An aerial view shows the bypass around Howland Dam. (Photo by Josh Royte/TNC Lighthawk)
By Steve Moyer
River restoration proponents are celebrating the completion of the construction phase of the Penobscot River Restoration Project, one of the largest, most innovative river restoration projects in history.
In an unprecedented collaboration, the Penobscot Indian Nation, seven conservation groups including Trout Unlimited, hydropower companies PPL Corporation and Black Bear Hydro, LLC, and state and federal agencies, are working together to restore Atlantic salmon and 10 other species of sea-run fish to the Penobscot River.
The project features two dam removals and recent completion of a fish bypass at the Howland Dam, where partners in the project gathered on Tuesday, June 14, to celebrate the ambitious effort, which saw project officials invest thousands of hours in building trust with local citizens, communities, and federal and state agencies.
Amazingly, every bit of hydropower energy production lost at the removed dams will be replaced by upgrades at six other existing dams in the basin.
The Penobscot Trust – an independent group that included Trout Unlimited, other conservation groups and the Penobscot Indian Nation – purchased the three dams in 2010.
Great Works Dam was removed in 2012 and Veazie Dam was removed in 2013. Howland Dam was decommissioned, with a fish bypass finished in early 2016.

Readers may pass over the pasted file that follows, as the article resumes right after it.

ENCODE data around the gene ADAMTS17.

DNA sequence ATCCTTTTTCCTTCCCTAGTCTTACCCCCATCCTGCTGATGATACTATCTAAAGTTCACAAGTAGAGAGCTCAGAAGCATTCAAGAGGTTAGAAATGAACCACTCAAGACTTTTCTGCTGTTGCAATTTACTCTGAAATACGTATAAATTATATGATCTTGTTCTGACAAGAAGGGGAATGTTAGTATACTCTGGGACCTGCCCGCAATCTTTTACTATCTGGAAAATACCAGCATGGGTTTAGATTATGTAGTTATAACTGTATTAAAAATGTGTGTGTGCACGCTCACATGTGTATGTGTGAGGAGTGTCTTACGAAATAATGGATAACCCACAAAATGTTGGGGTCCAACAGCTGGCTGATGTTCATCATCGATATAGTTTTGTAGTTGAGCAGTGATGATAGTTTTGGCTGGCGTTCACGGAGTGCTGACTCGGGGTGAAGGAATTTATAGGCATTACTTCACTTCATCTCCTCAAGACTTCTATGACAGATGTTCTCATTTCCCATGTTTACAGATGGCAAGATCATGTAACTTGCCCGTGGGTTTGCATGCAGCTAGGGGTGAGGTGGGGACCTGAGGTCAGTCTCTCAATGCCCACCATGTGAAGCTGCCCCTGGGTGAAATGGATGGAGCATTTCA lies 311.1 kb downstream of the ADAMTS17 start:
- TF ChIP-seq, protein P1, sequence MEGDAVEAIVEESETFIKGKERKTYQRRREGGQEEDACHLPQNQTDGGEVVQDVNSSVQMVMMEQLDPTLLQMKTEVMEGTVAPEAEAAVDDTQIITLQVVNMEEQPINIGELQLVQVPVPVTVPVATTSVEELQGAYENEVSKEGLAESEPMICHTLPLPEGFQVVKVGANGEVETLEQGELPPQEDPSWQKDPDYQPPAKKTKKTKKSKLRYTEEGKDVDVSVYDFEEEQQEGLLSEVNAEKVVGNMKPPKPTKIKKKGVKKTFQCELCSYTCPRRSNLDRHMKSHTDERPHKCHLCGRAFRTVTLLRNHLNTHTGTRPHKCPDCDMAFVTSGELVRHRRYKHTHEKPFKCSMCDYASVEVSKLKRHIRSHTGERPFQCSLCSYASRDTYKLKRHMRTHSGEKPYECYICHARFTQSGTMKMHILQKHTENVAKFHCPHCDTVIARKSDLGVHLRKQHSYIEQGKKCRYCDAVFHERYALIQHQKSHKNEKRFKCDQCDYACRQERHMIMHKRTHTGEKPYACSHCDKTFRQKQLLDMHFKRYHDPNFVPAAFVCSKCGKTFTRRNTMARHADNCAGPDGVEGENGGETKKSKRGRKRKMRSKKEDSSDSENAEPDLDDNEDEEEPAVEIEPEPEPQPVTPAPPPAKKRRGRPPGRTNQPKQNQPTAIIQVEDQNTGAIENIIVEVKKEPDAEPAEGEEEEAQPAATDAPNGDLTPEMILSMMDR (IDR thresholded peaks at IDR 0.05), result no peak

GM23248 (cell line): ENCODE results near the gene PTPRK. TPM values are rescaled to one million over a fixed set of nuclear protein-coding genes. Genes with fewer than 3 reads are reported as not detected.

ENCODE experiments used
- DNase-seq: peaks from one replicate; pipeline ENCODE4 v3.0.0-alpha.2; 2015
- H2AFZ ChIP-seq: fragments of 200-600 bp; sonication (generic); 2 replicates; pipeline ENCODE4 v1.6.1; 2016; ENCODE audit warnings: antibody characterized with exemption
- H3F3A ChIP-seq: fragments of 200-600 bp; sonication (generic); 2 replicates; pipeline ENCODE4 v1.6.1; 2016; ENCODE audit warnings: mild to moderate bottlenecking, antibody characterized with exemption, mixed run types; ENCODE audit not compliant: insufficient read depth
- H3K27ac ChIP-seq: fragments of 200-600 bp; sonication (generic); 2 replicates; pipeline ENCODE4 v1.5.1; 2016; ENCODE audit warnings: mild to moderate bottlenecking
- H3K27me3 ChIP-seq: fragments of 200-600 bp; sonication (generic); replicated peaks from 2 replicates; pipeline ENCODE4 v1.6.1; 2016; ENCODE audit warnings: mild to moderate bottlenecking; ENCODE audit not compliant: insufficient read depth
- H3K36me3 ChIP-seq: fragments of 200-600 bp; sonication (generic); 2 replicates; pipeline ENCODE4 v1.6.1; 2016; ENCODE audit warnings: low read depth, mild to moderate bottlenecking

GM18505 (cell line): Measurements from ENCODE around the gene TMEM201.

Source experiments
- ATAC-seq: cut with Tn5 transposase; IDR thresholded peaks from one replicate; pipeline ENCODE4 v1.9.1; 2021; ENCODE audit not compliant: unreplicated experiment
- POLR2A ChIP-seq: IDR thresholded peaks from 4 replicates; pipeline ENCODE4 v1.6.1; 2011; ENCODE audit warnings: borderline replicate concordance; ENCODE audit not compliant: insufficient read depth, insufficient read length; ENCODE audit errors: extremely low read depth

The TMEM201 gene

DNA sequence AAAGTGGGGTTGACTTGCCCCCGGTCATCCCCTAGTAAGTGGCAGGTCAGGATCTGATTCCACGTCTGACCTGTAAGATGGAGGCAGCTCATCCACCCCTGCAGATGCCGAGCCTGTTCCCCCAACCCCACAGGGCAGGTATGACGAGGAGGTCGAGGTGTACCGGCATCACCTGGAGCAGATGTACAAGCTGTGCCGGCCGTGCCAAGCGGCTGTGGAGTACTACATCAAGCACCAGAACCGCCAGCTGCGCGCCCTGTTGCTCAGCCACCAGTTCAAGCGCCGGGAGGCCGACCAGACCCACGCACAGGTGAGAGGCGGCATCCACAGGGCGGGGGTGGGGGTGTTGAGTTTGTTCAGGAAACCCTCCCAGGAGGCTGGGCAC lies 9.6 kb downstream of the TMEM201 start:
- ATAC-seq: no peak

Combined with additional fish passage enhancements at four other dams owned by Black Bear Hydro, the project will significantly improve access to nearly 1,000 miles of habitat for sea-run fish.
Herring at Milford fish lift, Penobscot River, Maine
The effort spanned the administrations of Presidents George W. Bush and Barack Obama, with federal funds a critical element of the $65 million raised to complete the work.
Multiple members of the Maine congressional delegation, led by Senators Susan Collins, Angus King, and former Sen. Olympia Snowe, provided vital support for federal appropriations.
This impressive collaborative effort is already paying dividends. The Maine Department of Marine Resources releases weekly reports of sea-run fish at a new fish lift at Milford Dam, now the lowermost dam on the river.
So far in 2016, the counts have been encouraging. Through June 6, 1,772 American shad were counted, and the river herring count was 1.2 million.
In short, millions of herring, thousands of shad and the first few striped bass have already reached parts of the river that have not been open since 1834.
Hundreds of Atlantic salmon have entered the Penobscot since the Veazie and Great Works dams were removed, and now face three fewer dams that complicate their migration.
There is reason for celebration, indeed.
Thank you, people of Maine, for the world’s best river restoration project.
Steve Moyer is Trout Unlimited’s Vice President for Government Affairs. He has been involved with TU’s efforts as part of the Penobscot River restoration effort since the beginning.